*** “Group Wisdom” is a new series where I reach out to members of the Moxie community for advice on best business practices. Members are chosen at random from our Moxie membership list — you might be hearing from me soon! ***
Many of us have had a few different past “work lives” — different occupations, job titles, and entire careers! In fact, the Bureau of Labor statistics states that Boomers on average held about 11.9 different jobs before the age of 50. Current studies show that Millennials are on a similar track.
That got me wondering: What “former life” job(s) did you have that might surprise us…and how did your experiences contribute to the work you do now?
To see how Women with Moxie have done it, I reached out to a few of our members at random. Here is some of the wisdom I received in response:
“As a money coach, I definitely value my experiences in my previous careers. Money coaching requires that I not be intimidated by numbers (although I assure you, anyone can use their gifts to be good at money, even without being ‘good at math!’ I am miserable at basic arithmetic and I have the elementary test scores to prove it!). It also requires empathy and creativity to help people heal their relationship with money.
I have had two major careers since college, and they both give me power and experience in my journey to help others heal their relationship with money. I graduated with a degree in electrical engineering and worked in that field for five years. I then transitioned into interaction design, which involves designing the flows and screens for software products.
I am very proud of the work I did in both of those careers, and I love the way I was able to use my logical brain and my creative brain. I worked with my own relationship with money throughout both of these careers and finally realized that was my true calling: helping others with their money stories and journeys.
In my first career in electrical engineering, I learned how to take a large problem and break it down into a lot of smaller problems. AIn my second career in design, I received the gift of learning to trust my creative intuition. Sometimes I arrive at a solution without having any idea how I got there, and I have learned to trust those instincts. Both of these skills together have combined to make my approach to money coaching integrative and flexible. I have a curiosity to keep pushing at the boundaries of what I and my clients are doing, to find newer, better, and more empathetic ways of finding joy and peace with money.“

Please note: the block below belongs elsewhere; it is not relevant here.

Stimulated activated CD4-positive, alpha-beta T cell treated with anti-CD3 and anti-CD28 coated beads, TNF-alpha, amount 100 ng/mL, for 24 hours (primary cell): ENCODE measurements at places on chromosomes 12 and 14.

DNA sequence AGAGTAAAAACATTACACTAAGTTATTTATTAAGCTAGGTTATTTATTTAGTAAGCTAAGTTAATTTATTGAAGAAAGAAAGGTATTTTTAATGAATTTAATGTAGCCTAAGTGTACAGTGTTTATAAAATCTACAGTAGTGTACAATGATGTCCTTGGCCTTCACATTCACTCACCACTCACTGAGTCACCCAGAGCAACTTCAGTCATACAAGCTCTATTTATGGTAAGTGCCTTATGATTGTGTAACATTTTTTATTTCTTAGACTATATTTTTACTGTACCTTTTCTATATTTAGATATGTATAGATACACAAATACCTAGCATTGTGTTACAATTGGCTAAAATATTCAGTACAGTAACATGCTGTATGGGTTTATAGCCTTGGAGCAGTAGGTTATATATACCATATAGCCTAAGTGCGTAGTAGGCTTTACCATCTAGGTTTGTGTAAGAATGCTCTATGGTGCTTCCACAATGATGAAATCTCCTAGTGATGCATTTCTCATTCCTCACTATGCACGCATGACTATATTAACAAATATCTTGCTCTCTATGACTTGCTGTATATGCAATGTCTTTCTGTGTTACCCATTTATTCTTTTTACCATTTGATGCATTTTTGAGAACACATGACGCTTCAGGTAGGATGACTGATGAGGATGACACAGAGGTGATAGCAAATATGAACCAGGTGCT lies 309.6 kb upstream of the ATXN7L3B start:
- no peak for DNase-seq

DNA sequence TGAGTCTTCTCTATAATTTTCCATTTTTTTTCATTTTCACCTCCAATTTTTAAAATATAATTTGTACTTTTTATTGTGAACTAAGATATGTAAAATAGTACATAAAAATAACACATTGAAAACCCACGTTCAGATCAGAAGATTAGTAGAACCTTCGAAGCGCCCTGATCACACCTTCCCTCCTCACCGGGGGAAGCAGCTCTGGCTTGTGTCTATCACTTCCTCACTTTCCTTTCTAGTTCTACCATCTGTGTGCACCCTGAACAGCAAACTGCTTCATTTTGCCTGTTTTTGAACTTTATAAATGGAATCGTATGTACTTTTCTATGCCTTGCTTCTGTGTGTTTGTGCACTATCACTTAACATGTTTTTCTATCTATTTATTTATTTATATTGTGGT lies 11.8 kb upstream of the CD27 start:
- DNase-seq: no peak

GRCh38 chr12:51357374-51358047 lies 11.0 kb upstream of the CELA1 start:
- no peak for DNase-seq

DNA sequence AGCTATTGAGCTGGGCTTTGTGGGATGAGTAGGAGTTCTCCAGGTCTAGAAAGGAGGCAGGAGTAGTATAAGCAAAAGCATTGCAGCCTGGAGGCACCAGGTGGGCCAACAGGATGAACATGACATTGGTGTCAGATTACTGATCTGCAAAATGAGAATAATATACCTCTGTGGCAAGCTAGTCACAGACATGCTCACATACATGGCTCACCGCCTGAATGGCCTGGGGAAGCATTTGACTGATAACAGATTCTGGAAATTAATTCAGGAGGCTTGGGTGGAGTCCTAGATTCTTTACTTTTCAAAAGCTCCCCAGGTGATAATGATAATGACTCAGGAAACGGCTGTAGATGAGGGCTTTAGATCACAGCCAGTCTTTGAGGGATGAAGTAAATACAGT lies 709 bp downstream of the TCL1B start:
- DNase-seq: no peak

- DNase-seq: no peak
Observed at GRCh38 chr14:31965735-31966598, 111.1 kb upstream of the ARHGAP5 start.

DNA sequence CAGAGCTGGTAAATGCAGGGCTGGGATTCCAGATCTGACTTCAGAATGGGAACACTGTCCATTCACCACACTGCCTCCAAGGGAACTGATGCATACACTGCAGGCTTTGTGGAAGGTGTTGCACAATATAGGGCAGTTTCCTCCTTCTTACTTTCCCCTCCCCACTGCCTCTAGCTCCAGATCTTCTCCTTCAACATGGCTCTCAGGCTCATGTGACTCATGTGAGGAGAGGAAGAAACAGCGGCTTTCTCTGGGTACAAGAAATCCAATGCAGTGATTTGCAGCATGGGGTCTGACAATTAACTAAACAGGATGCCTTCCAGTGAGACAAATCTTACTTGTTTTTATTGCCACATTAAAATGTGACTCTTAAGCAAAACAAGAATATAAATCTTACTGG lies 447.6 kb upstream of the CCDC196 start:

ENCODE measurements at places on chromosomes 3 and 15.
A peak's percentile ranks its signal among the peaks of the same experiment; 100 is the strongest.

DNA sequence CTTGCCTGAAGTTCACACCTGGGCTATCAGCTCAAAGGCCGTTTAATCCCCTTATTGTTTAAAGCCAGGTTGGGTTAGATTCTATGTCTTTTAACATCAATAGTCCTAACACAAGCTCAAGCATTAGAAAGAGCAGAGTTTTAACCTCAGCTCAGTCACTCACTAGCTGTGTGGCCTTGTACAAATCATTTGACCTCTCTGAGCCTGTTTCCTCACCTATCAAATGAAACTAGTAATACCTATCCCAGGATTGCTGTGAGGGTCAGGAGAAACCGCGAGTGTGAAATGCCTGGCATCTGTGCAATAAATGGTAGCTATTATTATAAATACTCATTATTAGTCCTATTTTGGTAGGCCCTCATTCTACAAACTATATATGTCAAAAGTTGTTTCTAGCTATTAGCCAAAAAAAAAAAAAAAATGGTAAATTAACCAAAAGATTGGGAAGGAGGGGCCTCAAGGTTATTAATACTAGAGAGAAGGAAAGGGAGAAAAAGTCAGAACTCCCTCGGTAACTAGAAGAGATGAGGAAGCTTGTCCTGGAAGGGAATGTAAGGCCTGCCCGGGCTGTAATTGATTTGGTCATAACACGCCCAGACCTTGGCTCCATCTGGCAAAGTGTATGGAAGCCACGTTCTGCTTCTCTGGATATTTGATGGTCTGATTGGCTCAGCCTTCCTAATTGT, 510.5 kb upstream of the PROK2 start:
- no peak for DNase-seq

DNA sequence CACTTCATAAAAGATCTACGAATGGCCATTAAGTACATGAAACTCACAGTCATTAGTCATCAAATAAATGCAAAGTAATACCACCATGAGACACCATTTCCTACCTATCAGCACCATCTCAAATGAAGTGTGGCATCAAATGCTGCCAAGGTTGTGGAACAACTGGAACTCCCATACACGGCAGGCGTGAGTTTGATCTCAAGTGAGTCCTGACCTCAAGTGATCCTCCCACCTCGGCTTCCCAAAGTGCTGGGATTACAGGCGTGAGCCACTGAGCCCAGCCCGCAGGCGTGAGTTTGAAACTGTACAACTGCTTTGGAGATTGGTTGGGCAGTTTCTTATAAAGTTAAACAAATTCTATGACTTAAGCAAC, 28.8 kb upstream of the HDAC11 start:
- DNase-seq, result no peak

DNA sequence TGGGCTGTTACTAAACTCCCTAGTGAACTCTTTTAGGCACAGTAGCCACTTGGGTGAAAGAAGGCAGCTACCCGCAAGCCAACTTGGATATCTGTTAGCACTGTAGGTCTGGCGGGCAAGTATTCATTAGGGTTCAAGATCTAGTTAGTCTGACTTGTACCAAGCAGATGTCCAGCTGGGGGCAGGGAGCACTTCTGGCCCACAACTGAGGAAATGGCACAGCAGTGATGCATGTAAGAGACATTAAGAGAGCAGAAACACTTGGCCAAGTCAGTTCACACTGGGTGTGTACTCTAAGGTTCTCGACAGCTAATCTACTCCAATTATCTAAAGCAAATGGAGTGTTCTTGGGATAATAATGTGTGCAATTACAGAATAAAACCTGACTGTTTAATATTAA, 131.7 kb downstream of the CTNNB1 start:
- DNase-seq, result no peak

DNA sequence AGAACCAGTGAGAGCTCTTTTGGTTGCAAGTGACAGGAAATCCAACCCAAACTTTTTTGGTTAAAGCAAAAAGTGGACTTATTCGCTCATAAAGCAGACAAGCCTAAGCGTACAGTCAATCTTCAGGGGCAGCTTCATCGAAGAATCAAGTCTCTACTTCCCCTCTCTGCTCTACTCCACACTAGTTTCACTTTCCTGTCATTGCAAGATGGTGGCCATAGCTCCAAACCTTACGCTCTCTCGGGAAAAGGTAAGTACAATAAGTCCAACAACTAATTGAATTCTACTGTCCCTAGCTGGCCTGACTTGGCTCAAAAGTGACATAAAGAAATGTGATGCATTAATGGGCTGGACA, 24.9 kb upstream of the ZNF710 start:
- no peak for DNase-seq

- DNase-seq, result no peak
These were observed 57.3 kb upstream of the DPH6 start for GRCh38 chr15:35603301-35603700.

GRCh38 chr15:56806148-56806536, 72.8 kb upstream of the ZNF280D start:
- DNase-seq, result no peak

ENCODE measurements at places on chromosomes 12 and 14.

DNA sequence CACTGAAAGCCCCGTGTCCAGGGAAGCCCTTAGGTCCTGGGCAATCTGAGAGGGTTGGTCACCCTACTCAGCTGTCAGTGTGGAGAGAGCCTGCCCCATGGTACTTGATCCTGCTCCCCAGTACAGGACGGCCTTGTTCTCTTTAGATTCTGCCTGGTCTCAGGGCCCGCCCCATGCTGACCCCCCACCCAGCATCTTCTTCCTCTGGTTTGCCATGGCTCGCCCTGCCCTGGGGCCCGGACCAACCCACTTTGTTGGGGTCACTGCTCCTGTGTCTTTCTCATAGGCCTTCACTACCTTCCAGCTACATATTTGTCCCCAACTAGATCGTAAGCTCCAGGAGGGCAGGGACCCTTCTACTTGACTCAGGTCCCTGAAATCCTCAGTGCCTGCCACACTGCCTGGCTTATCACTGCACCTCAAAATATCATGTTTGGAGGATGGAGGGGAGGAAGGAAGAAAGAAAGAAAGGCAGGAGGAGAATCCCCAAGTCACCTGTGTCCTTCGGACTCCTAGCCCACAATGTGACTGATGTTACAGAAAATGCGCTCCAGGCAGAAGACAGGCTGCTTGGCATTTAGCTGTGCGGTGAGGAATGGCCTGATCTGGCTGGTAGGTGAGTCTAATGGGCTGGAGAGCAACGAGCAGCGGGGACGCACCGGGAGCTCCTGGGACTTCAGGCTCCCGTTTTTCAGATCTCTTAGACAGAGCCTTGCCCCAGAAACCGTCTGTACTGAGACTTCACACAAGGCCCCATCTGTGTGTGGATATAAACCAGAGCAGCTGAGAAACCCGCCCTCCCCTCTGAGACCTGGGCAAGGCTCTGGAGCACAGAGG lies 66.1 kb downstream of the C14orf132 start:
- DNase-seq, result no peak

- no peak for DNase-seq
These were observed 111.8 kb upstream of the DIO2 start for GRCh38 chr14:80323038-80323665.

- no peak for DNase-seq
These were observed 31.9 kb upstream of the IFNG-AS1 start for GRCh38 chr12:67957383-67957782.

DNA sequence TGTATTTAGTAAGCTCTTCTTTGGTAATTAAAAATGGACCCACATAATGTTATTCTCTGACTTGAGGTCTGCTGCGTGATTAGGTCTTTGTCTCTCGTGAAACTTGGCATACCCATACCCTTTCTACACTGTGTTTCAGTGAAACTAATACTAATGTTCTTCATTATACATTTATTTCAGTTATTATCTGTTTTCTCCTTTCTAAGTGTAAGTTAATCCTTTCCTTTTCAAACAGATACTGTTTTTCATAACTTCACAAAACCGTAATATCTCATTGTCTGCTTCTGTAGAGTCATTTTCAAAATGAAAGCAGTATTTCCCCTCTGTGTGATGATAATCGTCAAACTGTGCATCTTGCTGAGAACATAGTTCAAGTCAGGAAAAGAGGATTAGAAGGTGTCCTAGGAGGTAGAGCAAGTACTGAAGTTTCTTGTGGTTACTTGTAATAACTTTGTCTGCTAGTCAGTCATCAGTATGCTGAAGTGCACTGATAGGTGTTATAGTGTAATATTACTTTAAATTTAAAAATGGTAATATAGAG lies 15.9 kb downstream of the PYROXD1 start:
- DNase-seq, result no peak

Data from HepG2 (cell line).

– Cecilia Case, Money Coach, Bountiful Money, LLC
“When I graduated from college I was one of the few of my generation who actually knew what I wanted to do. During my junior year I’d learned about the development profession and sought out opportunities for internships in fundraising, alumni engagement, and donor relations. As a history major I loved doing research on individuals to determine if they would be inclined and able to make a philanthropic donation.
For almost 20 years I worked in educational advancement. After living abroad for seven years — five of which included establishing an advancement office at the Women’s College within the University of Queensland — I found myself back in Portland working at a small, independent school. The individuals I was working with were not philanthropic at heart. In fact, the sense I gained from my peers in the industry was that philanthropy was dead. We were in an era where donations were a means to an end — transactional. And personally, I was just going through the motions. My heart wasn’t in the profession anymore, it was with my family.
The impetus for our return to Oregon was my father’s diagnosis of stage IV cancer. He was dying and there was no way that I would not be close by for the last months of his life. During this time I realized that I had found a new passion — something that I very deeply felt needed to be addressed: end-of-life caregiving. Two weeks after my father’s death I quit my job. Four months later I founded Caregiven with zero experience in the start-up or for-profit sector. Neither an expert in caregiving or technology, I was certain I could make a difference in how people supported their dying loved ones.
Mentally I divorced myself form my first career. How could relationship building and fundraising serve me in this start-up? Slowly I’ve realized that every experience in my life has contributed to the work that I’m now doing…What I’ve really come to realize is that everything in my first career has led me to my second — I just hadn’t realized it was within me. I’ve spent a lot of time encouraging women returning to the workforce to look at the skills they’ve developed as a volunteer and at-home parent for what they are: true skills to be championed in a resume and talked about in an interview. I just didn’t do that for myself. Yet point for point I can identify all the hard lessons I learned in my first career as making this second one successful!”
– Candice Smith, Founder & CEO, Caregiven
How has YOUR history led you to the important work you now do? Please let us know in the comments!